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    Unless you have control over your incoming firewall and ip allocations there is no point in hosting a dns server for the outside world to see. You will still have to get change requests authorised if its anything like the south east grid.

    I simply had a lot of ports opened, dns entires added and additional ip addresses allocated in a single request.

    As you seem to be using RM (one of the ifl's) then the answer to asking them if you can host your own dns server will simply be "no" (Although they may say yes, air bourne pigs spring to mind).

    I still don't understand what you are trying to achieve by hosting your own dns. If you just want internal services then you simply do what I mentioned above, raise a change request to get an ip, dns alias for the ip and relevant port opened.

    You will have to pay for an smtp feed too I should think, I believe segfl charge us £1500 a year (They really *really* don't want people to host their own direct smtp servers - it all has to go through the grids mx relays)

    Oh, and as to what IP, it's whatever ip(s) you have allocated to your router, not the proxy one.

    I have a firewall managing 8 the ip addresses for our site
    Last edited by DMcCoy; 9th January 2008 at 02:11 AM.

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    Your should be able to get your true external ip by connecting to your bt router and looking at the status. Depending on what tool you used it could very well be the 202.x.x.x one and will not be the 192.168.x.x one as this is a private address space for internal use only.

    To host these services you will need to configure port forwarding (virtual servers) in your BT routers configuration that points any incoming traffic to port 80 (web) to your web servers internal ip address. This is assuming that there are not other firewalls in your way as above. I would not recommend hosting your own external DNS even if you can as you will not need it for the services that you want to share.

    After you have found your external ip and set up port forwarding you should be able to access the services via the ip address externally to test them.

    Once you have done this it will be a good idea to talk to whoever runs your domain name and ask them to add/edit the DNS records on their server to add a subdomain that points to your external ip address. This means that you will be able to just use www.yourschool.co.uk to get to your site rather than the ip.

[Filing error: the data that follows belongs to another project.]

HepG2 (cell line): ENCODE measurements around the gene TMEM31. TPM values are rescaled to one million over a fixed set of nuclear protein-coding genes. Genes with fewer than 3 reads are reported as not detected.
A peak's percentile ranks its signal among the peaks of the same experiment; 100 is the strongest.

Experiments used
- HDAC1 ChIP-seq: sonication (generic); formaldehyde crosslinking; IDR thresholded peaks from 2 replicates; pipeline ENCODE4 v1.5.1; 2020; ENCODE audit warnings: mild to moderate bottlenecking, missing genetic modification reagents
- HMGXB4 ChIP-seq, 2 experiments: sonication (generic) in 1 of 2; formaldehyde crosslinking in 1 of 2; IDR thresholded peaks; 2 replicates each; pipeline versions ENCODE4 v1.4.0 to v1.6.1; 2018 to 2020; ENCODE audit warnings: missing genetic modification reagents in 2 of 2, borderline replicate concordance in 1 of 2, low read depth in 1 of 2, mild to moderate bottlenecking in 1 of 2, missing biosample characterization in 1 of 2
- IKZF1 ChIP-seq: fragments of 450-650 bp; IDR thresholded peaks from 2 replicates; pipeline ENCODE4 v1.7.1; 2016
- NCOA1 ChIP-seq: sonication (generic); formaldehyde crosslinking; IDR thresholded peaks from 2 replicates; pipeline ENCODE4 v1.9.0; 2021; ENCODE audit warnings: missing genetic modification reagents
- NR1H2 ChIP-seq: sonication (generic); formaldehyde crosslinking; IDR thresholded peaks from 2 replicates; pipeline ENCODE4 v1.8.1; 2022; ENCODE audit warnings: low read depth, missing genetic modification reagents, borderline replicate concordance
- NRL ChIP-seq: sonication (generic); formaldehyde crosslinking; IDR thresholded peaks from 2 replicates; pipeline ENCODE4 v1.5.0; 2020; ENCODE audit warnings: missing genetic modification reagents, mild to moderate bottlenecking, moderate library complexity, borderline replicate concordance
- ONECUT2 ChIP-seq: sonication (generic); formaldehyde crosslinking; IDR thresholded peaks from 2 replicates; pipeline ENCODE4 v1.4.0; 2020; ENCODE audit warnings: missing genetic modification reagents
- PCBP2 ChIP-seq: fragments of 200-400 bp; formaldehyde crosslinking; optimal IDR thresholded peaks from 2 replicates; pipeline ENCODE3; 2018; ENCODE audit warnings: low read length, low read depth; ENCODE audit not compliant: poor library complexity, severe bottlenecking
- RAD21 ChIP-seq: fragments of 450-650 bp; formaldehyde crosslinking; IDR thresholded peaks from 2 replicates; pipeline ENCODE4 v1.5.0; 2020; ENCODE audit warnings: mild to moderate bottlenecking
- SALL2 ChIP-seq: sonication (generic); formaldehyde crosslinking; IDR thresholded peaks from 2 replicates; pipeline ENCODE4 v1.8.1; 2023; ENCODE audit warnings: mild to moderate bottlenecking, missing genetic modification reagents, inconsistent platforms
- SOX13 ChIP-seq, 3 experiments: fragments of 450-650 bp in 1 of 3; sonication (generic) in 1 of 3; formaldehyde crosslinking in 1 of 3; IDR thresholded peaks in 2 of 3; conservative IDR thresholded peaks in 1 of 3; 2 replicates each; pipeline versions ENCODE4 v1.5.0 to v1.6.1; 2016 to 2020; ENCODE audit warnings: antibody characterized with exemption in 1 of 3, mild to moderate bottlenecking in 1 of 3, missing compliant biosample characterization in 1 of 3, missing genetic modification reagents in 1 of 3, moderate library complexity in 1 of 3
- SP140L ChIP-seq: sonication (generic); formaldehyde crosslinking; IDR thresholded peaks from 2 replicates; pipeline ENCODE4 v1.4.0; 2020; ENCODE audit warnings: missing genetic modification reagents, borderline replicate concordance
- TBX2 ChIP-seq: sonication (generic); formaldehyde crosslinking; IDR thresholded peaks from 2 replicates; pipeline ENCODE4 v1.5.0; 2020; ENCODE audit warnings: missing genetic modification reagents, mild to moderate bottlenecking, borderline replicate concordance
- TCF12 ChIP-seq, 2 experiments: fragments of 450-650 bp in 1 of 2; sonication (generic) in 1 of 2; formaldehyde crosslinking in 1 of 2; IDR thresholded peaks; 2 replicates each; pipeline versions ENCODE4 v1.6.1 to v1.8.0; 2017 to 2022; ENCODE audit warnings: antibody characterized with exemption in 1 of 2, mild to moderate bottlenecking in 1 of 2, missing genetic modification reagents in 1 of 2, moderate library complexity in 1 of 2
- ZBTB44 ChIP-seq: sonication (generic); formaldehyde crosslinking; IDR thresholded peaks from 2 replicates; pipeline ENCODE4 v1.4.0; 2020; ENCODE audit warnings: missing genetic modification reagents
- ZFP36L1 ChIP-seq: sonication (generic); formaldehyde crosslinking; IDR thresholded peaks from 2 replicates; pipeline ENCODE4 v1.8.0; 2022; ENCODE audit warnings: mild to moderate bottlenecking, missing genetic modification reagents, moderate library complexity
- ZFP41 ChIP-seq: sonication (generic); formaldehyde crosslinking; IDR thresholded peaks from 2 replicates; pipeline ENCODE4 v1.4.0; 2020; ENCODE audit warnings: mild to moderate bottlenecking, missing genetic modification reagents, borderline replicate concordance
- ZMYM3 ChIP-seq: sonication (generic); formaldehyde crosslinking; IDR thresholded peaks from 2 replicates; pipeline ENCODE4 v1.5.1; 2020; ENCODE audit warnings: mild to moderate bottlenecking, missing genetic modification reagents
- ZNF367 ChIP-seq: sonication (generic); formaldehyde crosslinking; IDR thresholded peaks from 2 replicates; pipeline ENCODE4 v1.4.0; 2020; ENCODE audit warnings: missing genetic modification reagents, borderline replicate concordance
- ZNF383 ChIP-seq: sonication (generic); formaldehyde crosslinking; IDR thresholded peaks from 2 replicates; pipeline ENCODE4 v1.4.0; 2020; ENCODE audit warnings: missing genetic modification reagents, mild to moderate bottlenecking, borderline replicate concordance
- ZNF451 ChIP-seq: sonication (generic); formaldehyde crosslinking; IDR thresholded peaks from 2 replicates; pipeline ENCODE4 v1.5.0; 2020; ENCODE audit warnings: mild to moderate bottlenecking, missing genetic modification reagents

Last edited by SYNACK; 9th January 2008 at 02:20 AM.

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    Jona's Avatar
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    The nameserver is what nominet call the server you want your domain name to point to i think, although the servers already listed did not give any IPs which i thought was strange. How would these work then?
    This is incorrect a name server is effectivly the DNS server for your domain and whilst it does provide a round about link to the actual IP of your server it shouln't be a direct link unless you are hosting your own DNS (not reccomended).

    I would image you would need to the IP address of your router rather than your RM proxy (as that preumably only handles outbound connections). But this should be able to be sorted by looking on your router / calling your upstream provider.

    Cheers
    Jona

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    I'd recommend one step at a time,
    get everything working with IP addresses, before you move onto dns, with the exception of your mail server, you'll still need to talk to your isp anyway as you need them to create your PTR records, so that all your sent mail doesn't just wind up in the spam bin with most places.

    Get the website working first,

    using ip addresses

    EDIT > forward port 80 on your router (194.*.*.*) to the local ip addres

    Remember u carnt use shields up to do a port scan, as your RM cache is a forced proxy and it will pick up your web request and relay the request to shields up, which will then say oh hi rm box, and scan your cache not your router...